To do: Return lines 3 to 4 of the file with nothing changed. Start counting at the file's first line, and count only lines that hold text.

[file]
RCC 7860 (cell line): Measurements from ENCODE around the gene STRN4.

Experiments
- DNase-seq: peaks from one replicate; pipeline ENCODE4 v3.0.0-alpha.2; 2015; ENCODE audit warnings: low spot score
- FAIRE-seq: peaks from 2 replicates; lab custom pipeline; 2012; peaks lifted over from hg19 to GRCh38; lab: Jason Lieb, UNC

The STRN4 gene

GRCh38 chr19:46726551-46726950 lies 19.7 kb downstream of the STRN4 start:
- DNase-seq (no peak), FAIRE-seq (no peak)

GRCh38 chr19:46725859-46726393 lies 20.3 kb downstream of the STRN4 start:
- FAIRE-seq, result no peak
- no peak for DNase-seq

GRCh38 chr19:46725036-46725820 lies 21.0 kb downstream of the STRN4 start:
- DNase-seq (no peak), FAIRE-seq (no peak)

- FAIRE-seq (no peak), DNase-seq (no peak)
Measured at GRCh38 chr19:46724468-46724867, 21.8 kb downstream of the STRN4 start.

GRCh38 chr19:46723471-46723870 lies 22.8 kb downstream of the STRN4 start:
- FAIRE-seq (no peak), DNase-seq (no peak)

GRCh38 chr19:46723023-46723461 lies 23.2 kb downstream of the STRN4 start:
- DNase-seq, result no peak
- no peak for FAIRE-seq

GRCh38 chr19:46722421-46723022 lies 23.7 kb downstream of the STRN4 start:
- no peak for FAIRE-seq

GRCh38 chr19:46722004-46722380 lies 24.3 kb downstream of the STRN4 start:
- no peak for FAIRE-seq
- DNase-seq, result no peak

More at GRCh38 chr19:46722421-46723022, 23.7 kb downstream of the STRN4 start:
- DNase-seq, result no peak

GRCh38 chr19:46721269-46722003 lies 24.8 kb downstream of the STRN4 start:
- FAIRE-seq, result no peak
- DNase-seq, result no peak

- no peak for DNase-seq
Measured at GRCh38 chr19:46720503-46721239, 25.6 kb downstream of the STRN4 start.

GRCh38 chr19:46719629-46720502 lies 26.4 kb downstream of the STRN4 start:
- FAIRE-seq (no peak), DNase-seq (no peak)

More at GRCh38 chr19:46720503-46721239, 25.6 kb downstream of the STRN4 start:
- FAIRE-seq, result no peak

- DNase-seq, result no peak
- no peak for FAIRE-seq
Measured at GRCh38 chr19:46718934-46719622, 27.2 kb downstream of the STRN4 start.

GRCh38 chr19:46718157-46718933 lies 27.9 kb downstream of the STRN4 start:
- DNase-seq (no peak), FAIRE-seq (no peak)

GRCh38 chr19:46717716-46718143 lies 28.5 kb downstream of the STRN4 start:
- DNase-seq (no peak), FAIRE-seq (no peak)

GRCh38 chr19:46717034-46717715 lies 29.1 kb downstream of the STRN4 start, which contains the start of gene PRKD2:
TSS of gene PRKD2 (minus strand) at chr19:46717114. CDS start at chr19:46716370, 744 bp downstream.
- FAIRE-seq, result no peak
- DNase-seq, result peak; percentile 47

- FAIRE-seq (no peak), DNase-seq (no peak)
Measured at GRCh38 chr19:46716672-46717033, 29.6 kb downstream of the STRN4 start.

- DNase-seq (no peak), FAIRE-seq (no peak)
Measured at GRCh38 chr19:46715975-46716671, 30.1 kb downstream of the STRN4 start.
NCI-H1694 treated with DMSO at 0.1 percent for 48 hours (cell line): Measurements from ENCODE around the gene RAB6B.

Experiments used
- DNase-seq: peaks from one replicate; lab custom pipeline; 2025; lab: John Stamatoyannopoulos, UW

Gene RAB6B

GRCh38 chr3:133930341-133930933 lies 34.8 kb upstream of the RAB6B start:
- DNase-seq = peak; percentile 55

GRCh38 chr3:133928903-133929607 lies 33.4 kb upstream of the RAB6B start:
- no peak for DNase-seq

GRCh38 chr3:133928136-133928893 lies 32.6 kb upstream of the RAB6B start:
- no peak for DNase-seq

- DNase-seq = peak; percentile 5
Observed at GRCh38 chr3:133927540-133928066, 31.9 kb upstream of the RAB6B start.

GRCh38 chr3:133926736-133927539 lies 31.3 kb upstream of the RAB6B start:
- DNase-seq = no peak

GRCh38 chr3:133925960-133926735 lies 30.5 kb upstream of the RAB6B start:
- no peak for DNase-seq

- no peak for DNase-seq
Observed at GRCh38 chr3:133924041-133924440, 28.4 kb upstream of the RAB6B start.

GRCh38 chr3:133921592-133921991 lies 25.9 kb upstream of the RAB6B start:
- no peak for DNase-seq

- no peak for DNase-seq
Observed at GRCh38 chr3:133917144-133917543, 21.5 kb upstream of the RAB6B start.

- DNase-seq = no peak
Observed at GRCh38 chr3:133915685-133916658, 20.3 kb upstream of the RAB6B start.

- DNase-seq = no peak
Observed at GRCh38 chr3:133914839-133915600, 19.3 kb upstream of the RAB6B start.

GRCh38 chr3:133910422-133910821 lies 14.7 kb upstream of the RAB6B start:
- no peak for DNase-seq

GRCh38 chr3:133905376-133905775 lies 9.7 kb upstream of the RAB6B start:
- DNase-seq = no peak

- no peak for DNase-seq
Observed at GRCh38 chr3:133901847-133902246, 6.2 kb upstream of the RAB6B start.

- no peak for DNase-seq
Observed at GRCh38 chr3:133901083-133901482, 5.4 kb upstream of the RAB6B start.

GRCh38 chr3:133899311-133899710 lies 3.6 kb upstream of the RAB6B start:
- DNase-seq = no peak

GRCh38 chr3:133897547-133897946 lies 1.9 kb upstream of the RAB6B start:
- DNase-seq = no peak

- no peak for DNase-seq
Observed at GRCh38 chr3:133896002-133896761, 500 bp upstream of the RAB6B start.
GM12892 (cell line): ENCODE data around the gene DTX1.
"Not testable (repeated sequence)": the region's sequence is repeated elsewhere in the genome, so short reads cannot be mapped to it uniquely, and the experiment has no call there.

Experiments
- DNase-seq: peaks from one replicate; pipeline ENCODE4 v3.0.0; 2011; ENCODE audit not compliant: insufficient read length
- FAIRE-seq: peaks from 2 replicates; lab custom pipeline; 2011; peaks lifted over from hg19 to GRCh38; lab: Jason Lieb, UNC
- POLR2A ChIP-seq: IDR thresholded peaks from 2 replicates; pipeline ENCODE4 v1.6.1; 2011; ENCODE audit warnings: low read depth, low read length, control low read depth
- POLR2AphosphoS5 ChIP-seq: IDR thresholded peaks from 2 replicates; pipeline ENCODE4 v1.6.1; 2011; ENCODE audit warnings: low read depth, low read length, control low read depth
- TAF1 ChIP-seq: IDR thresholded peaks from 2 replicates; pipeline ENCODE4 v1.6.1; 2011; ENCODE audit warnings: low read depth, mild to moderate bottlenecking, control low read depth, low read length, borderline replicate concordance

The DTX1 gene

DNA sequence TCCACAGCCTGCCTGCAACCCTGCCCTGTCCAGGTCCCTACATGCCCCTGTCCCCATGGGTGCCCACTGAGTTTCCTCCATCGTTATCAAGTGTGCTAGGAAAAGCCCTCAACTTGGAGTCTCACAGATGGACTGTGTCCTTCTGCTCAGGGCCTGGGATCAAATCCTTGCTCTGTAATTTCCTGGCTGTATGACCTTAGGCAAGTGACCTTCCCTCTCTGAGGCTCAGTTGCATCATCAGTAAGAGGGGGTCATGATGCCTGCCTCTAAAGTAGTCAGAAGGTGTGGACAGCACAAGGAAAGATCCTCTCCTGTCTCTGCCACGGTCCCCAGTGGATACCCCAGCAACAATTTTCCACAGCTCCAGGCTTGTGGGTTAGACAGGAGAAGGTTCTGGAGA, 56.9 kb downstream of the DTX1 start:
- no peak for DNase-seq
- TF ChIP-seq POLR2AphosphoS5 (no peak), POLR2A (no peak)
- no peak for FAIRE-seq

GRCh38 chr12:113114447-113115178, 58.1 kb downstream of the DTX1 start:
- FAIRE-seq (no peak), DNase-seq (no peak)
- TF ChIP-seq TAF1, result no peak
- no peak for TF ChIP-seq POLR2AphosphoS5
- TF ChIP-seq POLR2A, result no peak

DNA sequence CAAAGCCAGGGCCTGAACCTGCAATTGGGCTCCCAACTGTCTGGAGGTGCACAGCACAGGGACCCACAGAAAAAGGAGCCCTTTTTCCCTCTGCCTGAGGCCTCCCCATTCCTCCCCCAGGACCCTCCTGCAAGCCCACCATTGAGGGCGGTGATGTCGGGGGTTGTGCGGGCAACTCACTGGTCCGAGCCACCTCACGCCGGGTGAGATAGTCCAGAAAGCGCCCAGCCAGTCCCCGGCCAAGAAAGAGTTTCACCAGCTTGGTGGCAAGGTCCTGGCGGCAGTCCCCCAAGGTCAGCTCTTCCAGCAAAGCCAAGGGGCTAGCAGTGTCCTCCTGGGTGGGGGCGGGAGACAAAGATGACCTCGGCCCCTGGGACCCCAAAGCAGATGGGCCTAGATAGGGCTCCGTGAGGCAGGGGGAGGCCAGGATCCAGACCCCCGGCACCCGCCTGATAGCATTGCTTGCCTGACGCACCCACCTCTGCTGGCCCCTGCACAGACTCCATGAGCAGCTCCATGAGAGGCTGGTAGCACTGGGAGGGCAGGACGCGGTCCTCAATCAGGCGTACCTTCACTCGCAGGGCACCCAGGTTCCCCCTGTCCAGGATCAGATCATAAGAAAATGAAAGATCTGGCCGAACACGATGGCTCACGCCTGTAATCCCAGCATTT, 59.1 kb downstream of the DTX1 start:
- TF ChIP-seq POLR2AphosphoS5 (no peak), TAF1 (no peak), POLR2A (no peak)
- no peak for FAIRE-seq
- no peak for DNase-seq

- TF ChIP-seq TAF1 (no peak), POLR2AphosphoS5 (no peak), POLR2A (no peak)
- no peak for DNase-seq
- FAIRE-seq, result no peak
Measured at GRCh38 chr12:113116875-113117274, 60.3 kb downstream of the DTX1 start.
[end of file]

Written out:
- DNase-seq: peaks from one replicate; pipeline ENCODE4 v3.0.0-alpha.2; 2015; ENCODE audit warnings: low spot score
- FAIRE-seq: peaks from 2 replicates; lab custom pipeline; 2012; peaks lifted over from hg19 to GRCh38; lab: Jason Lieb, UNC